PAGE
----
Last year, cellphone manufacturers introduced a new piece of technology -wireless telephones that come equipped with tiny digital cameras. More than 80 million of them have been sold around the world so far and these devises are raising some questions about how to protect privacy in the digital age.
Critics of these new gadgets say there are a couple of reasons people should be concerned. First of all, cellphone cameras are small, which means the owners of these devices can secretly take pictures of things they probably shouldn't be taking pictures of.
In Japan, for example, retailers have noticed that people are using their phones to take pictures of magazine pages. Rather than buying the magazines, it seems these individuals have been photographing the articles and then going home to read them on their computers.
And here in the United States… believe or not, a few health clubs have reported problems with individuals who've been using their phones to photograph people while they're showering and changing in the locker room. Because of this, the YMCA, one of the biggest and oldest health clubs in America, recently instituted a ban on camera cellphones.
"We felt that in order to protect the privacy of our members and our guests, that it was in everyone's best interest to prohibit the use of them in our locker rooms," says Peter Hoontis, executive director of the West Side Y in New York City.
So far, private organizations are the only groups to take the step of banning cellphone cameras. But if a piece of legislation being sponsored by Ohio Representative Michael Oxley wins approval in Congress, the usage of these cameras could soon be restricted on all federal property. That would include national parks, cemeteries, even the Capitol Building.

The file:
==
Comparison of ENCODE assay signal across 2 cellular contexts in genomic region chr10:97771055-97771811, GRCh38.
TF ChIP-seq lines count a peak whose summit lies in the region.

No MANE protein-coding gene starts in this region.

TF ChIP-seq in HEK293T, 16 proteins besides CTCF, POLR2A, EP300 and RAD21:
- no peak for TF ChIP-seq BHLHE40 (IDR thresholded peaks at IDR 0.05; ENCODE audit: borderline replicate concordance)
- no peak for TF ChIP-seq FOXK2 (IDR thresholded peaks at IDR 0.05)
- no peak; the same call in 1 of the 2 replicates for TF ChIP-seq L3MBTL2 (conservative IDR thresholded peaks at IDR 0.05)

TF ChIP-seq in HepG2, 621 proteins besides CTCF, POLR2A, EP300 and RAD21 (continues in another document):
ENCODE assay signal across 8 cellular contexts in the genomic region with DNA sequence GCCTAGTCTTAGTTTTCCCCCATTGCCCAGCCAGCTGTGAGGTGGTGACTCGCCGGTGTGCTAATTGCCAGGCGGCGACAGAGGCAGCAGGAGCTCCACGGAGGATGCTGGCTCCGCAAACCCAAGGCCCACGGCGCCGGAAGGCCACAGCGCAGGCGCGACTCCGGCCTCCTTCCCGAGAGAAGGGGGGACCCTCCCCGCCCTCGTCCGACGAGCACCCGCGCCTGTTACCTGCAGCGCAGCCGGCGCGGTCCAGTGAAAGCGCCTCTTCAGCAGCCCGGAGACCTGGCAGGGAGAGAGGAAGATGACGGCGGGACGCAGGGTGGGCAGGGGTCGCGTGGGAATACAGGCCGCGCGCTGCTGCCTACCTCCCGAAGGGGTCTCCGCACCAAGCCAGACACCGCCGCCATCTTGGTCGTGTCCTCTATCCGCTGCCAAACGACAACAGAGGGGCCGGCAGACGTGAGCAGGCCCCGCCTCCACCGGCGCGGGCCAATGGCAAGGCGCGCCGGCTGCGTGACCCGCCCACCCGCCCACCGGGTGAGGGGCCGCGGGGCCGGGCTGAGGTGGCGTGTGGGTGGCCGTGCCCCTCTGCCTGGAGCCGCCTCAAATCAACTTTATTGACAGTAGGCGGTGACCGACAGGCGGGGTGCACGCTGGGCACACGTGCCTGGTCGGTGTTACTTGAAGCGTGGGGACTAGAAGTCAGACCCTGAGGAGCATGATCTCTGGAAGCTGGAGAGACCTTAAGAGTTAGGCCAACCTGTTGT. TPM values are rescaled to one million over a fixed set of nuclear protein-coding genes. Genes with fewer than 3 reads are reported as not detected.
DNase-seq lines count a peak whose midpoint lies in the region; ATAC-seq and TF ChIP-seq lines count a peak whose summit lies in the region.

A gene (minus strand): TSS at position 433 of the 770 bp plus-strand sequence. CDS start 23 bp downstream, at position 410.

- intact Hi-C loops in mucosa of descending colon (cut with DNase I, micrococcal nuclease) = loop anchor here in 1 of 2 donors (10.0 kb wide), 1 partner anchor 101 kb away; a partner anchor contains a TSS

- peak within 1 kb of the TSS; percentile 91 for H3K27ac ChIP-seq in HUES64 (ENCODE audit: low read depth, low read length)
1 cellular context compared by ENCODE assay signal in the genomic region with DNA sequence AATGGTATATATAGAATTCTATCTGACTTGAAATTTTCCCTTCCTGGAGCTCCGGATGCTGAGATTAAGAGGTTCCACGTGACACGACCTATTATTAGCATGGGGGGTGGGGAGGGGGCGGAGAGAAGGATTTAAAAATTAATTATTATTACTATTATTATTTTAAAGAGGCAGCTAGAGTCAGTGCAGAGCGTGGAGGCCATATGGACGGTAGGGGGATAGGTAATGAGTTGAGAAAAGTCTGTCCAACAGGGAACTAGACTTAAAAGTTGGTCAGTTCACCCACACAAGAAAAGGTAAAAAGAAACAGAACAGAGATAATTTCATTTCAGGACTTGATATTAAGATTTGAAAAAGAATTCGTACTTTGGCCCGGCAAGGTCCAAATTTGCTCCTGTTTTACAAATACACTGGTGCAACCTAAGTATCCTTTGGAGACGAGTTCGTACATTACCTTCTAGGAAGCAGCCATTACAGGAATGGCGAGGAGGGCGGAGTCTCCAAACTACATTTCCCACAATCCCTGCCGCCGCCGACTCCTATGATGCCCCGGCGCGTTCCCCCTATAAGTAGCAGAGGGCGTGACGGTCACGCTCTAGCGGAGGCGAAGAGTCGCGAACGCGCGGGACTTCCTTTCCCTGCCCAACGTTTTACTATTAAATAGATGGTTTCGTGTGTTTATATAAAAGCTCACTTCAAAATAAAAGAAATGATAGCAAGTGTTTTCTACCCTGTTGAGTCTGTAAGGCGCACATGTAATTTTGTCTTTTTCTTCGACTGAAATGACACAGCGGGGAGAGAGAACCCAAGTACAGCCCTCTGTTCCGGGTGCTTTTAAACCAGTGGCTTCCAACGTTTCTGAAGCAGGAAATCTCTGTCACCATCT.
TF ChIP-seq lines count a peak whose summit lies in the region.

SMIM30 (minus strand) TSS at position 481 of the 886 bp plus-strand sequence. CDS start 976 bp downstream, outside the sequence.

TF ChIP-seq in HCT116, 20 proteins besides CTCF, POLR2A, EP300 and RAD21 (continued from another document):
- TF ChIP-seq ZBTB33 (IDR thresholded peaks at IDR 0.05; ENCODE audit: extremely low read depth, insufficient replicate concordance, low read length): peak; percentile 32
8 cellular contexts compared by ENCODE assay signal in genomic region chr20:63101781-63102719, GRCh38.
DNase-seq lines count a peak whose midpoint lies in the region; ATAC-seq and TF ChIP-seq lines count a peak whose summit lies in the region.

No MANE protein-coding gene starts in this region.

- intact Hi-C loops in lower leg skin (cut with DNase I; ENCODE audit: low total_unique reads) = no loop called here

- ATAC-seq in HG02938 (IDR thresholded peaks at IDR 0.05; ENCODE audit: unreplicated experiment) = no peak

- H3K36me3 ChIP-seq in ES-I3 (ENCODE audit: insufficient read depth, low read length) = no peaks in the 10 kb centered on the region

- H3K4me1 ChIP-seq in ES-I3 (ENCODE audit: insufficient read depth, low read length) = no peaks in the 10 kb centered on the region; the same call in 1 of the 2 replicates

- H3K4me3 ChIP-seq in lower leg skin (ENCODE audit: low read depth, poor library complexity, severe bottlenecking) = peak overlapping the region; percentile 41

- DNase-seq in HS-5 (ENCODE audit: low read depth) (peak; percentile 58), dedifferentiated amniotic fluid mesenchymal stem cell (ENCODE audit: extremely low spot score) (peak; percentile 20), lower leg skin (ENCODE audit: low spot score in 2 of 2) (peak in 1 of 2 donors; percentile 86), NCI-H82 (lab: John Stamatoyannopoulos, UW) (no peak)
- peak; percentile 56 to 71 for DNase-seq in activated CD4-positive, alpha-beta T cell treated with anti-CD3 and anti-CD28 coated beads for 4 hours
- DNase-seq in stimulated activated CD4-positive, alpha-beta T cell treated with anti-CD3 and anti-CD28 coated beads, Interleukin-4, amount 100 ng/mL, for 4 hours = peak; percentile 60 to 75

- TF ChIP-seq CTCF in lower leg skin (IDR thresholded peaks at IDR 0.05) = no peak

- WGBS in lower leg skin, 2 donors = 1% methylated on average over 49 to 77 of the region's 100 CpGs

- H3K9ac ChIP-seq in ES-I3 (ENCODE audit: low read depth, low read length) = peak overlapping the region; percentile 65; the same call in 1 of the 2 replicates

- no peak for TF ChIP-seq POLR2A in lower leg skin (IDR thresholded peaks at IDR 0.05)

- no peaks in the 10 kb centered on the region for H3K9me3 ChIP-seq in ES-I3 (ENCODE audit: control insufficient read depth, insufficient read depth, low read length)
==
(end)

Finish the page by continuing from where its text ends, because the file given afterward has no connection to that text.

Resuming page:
Tim Johnson, a spokesperson for Representative Oxley, says it isn't just the size of these cameras that has lawmakers concerned. He adds they're also concerned that the digital nature of the photographs allows for the pictures to be widely disseminated.
"Congress is trying to update what we're sort of calling our old privacy laws, which were formed when people were just taking still photography, to a day when you can have not just an electronic picture taken, but put it over the internet, and suddenly you become very public to millions of people across the world," says Tim Johnson.
The legislation wouldn't completely ban cellphone cameras on federal property, but it would ban the use of these devises to take pictures of anyone in "sensitive or compromising states." It would also ban the electronic distribution of any of these pictures.
Tim Johnson says Representative Oxley and his supporters are hoping the federal legislation could serve as a model for states and municipalities. But representatives from the cellphone manufacturing industry aren't convinced the problem has gotten so out of hand that a federal law is necessary.
"We don't think there's a need for any additional controls to be placed on wireless phones at this point," says Rich Blasi, media director for AT&T Wireless. "You know, policing this in places like gyms and such, that can be done on a localized basis."
Cellphone manufacturers may not see a need, but by all indications, Congress does. The legislation that would restrict cellphone camera usage has already been passed by the Senate, and Tim Johnson says Representative Michael Oxley expects the bill to win the approval of the House before the new congressional session begins in January.